It’s a Small World, After All

August 2nd, 2013

This article originally appeared on August 2, 2013 in The Alamedan. Michele Ellson, editor.


Rosie Morales had been up all night finishing installation of “Small Worlds,” the show she has curated in K Gallery at Rhythmix Cultural Works. But rather than resting on her laurels, grabbing a beer and schmoozing, she plucked one of her own pieces off the wall.

“I think I’ll add more text to this one,” she said, and plopped down against a wall.

No rest for the wicked. Curator/artist Rosie Morales puts on finishing touches.

No rest for the wicked. Curator/artist Rosie Morales puts on finishing touches.

She recently returned from a 10-day stay in Israel on a photojournalism program. “I had a lot of interesting conversations and interactions with soldiers … I came back pretty changed by the whole situation,” she said.

Morales is processing the experience through her art. She painted soldiers she met, including two volunteers from other countries. On the gallery wall they are ringed by paintings of gemstones that represent the 12 tribes of Israel.

“I loved it, and felt super connected to it,” Morales said of her trip. “Not politically or religiously, but ethnically and … ritually.”

Owen Everett, on the other hand, was enjoying the reception. His work is complete and installed on a wall painted to extend his drawings’ designs. Judging by the meticulous detail, he could use a break.

Owen Everett

Owen Everett

His images of robots and cityscapes are almost indistinguishable from each another, perhaps a comment on the depersonalization of humanity in our cities (and through Facebook?), and the simultaneous anthropomorphism of machines, from Transformers to virtual personal assistants on our smartphones. He describes himself as an “artist/wage slave” and, when he gets home, his cats lord it over him. Yet another reason to express oneself as a city-crushing giant.

Everett invited his studio-mate, Edward Swanson, to join him in the show, and Swanson doesn’t say “no” to opportunities. This is only his second exhibition, but not for a lack of creative output: He said he engages in a “trifecta” of art where his illustration work is owned by others, his tattoo art “walks out the door,” and what’s left is his fine art. It’s hard for a busy professional artist to find time for that.


Edward Swanson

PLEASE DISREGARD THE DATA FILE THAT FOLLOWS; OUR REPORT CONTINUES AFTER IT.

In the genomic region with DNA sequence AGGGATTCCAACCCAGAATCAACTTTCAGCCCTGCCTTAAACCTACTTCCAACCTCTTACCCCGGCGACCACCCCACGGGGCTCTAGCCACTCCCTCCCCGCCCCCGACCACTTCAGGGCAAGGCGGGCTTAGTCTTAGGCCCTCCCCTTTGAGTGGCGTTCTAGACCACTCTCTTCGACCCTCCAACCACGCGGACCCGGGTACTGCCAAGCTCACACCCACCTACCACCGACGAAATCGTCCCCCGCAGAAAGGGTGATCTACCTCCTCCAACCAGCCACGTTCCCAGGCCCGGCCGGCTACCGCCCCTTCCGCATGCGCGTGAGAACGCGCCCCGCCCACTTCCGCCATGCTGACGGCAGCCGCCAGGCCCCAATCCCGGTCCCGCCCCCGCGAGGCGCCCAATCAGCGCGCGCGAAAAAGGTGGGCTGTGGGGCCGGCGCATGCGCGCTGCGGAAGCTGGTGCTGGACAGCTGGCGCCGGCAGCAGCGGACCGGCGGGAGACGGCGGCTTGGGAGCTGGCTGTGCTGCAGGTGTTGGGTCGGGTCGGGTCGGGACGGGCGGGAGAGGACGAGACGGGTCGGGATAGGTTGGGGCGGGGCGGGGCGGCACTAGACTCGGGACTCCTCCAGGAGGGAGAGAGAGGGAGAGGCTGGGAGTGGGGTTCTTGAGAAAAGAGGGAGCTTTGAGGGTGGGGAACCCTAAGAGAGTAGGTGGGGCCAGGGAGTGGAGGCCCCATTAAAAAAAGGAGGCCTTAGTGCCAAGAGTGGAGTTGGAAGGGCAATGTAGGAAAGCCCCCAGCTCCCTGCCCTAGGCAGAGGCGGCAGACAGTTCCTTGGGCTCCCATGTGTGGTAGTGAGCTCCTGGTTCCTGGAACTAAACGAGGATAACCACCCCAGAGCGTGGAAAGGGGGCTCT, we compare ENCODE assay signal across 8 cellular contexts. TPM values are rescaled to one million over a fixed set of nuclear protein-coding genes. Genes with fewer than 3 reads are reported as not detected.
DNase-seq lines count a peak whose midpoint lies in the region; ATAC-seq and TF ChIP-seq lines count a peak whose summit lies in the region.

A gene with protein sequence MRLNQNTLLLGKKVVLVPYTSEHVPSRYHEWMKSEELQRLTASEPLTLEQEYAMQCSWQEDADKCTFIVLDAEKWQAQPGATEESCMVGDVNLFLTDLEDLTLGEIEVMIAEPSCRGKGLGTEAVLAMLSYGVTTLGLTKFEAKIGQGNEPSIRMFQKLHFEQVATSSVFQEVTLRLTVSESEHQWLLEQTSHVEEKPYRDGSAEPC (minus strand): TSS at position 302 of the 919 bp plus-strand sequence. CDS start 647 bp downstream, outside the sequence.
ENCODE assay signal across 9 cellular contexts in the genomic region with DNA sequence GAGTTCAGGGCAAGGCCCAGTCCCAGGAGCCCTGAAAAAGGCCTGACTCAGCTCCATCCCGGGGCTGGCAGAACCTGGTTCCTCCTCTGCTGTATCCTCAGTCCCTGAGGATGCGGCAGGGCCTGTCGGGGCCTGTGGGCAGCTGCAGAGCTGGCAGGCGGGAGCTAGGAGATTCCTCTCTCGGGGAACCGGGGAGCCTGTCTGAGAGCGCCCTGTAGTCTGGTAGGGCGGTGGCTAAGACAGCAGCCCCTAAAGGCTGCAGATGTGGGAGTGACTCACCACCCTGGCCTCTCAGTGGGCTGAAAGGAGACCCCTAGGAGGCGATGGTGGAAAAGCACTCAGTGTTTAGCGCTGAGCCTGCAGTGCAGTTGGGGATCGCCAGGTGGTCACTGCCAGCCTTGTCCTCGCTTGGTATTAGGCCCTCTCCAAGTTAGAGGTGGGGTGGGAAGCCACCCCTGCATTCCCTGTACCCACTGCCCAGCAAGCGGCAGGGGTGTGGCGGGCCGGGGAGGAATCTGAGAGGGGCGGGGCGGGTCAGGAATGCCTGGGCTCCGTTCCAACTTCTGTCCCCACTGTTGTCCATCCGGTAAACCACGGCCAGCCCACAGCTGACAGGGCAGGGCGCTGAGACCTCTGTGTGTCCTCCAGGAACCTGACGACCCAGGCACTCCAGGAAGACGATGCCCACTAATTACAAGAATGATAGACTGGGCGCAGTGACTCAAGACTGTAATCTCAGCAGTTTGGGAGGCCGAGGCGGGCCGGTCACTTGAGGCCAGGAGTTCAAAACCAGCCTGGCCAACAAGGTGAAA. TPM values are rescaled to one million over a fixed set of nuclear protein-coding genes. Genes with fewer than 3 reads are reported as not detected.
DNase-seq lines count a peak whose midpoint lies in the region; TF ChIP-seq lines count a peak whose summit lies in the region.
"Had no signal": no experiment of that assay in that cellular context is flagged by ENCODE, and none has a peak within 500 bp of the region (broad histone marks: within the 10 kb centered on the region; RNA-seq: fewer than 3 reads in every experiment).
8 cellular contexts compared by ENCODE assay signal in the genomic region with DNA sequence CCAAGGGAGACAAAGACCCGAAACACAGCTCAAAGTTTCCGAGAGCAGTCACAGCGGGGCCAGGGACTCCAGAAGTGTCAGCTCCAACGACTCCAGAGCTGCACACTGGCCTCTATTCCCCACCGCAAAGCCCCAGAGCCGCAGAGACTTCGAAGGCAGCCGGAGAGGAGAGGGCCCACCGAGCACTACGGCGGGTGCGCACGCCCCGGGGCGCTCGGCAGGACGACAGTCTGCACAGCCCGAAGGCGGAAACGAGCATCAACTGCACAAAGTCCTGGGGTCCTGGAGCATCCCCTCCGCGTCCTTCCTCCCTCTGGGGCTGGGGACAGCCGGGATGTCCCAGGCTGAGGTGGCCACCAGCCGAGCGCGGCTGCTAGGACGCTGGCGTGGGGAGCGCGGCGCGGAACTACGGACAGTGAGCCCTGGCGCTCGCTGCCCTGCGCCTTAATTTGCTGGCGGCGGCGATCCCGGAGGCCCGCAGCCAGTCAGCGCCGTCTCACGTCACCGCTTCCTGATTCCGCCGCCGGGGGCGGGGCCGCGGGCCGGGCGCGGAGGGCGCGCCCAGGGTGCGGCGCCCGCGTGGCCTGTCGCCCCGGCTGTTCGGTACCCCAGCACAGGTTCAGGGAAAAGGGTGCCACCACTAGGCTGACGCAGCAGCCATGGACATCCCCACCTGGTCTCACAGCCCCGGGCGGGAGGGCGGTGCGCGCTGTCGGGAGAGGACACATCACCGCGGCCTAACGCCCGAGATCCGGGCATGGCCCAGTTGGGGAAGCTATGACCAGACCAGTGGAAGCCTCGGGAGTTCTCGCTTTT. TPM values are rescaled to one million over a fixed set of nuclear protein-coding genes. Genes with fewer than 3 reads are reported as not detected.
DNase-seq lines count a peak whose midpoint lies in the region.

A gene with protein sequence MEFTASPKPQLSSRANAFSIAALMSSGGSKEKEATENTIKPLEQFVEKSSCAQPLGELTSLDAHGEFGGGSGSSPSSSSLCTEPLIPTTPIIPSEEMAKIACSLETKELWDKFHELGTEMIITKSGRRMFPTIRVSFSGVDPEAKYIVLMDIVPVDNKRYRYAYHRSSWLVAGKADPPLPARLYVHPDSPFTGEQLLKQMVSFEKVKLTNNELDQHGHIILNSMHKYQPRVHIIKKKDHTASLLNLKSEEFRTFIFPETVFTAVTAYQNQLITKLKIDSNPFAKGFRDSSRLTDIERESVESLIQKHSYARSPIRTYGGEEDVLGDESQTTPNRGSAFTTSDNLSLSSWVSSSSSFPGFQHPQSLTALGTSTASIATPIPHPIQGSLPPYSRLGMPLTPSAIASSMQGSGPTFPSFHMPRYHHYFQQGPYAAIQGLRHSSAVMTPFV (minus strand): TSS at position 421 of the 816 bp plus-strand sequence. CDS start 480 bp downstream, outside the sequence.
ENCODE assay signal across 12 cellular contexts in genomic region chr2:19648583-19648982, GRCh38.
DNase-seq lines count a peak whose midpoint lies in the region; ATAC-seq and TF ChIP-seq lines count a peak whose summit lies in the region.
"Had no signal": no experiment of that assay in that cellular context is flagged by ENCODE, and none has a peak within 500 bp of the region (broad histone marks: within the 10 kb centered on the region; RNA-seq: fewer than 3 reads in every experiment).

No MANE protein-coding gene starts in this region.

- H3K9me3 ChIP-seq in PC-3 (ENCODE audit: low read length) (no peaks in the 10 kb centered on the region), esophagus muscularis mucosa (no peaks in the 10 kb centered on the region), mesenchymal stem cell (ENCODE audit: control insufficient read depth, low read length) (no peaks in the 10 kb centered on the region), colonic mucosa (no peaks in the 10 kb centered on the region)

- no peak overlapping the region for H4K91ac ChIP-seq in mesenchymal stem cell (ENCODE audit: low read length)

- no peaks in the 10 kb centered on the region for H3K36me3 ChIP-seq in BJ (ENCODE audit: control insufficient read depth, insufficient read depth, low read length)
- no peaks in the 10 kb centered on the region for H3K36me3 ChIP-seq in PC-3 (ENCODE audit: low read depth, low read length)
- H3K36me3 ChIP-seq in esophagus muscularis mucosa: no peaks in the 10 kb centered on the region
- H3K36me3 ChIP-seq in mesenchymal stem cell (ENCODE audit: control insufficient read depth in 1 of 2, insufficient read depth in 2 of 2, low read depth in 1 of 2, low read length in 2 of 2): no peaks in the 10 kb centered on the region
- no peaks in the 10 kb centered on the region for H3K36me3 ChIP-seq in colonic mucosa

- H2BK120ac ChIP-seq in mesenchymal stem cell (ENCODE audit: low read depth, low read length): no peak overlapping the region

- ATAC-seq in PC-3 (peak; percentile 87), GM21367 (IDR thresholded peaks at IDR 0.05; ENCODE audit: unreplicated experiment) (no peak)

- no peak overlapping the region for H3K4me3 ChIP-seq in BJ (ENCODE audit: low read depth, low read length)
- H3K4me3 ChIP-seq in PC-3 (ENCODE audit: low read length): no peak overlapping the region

He described his work in Small Worlds as “very personal, but with an illustrative aspect and formula.”

Edward Swanson, "Wendigo"

Edward Swanson, “Wendigo”

“All my work has some kind of narrative, allegorical and conceptual, but not abstract. I’m purposefully trying to make it relatable,” he said.

Can everyone relate to drawings of horned figures straddling a pentagram — part of a tarot deck he’s been working on since last year — and flesh-eating ghouls? “I see it like a visceral knee jerk reaction,” Swanson explained. “It’s very intrinsic in human development. It’s a primal thing that shaped us to what we are now.”

It’s not about shock value. His cannibalistic wendigo is rooted in a morality tale. “It has this unending hunger. As it eats it gets bigger and bigger until it towers over the forest, eating whole villages,” he said. “The idea was don’t be the wendigo. Don’t take more than you need because you’ll never be full. You’ll never be satisfied.”

On the lighter side, the creative and personal team of Cara Adams and Michael Tunk completely filled the largest wall of the gallery with more than 50 collages, some created collaboratively, others individual efforts, and all amusing and charming. Most of the images come from magazines and newspapers from the 1800s to the 1980s, Adams said.

Cara Adams, "A Mother's Touch," collage

Cara Adams, “A Mother’s Touch,” collage

“Sometimes I find one image and I want to do something with that image,” she said. “Other times I have an idea in my head that I want to put together, so I go out and look for those images.” One idea she developed was a particularly tactile piece. “A Mother’s Touch” was dedicated to her own mother, who is blind.

Michael Tunk is a prolific artist who once challenged himself to create a collage a day for a year. According to his bio, he moved from the “knee-killing cold of the MidWest” to “the island of Alameda, CA, where everything is beautiful and safe.” With his statement equally ironic, speaking of how he “takes refused detritus and spins a yarn of gold” and “takes the weight from a hoarder’s home and fixes it into aesthetic candy,” why should his art be any less tongue in cheek?



Michael Tunk, “My Daughter’s Imagination,” collage.

His work on display includes two larger pieces previously exhibited in “The Altered Painting Show” at REDUX. For one of them he added a bit of magic to a found print of a dreary landscape: Now a unicorn and alicorn munch the grass in “My Daughter’s Imagination.”

There will be a second reception for the show from 7 p.m. to 9 p.m. Friday, August 9, in conjunction with Estuary Art Attack. The exhibit continues through August 31. K Gallery is located at Rhythmix Cultural Works, 2513 Blanding Avenue, Alameda. (510) 865-5060

Michael Singman-Aste
Postdiluvian Photo

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